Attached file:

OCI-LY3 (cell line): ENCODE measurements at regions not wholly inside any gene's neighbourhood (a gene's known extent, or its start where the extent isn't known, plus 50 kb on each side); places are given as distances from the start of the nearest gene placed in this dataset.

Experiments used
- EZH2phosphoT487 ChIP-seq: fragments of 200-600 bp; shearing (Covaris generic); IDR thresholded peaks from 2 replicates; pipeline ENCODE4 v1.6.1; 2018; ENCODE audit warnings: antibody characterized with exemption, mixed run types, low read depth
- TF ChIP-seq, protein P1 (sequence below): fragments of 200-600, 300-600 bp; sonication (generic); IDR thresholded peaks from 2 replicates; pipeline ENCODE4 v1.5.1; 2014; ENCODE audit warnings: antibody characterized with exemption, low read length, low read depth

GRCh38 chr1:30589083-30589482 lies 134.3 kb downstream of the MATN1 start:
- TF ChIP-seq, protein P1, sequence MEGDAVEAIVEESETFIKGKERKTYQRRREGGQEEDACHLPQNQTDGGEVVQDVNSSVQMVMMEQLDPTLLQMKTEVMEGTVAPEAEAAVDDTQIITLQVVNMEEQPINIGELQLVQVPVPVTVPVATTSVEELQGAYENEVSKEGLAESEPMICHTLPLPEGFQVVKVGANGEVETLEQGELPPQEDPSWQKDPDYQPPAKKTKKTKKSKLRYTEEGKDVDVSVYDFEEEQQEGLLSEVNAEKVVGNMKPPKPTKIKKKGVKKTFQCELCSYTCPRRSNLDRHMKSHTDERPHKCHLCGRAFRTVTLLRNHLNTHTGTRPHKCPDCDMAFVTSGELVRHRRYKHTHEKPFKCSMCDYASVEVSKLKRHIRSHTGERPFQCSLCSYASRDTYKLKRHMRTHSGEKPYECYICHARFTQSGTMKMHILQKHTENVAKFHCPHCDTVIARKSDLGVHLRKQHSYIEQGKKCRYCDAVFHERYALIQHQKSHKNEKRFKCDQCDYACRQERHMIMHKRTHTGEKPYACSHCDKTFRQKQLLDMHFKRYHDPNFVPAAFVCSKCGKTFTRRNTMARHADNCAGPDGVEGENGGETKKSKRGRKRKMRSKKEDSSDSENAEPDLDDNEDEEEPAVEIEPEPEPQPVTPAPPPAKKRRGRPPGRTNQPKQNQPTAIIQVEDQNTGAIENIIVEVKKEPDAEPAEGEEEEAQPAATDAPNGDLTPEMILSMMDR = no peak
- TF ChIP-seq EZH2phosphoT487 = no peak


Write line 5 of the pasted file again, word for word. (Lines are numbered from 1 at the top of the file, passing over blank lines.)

GRCh38 chr1:30589083-30589482 lies 134.3 kb downstream of the MATN1 start: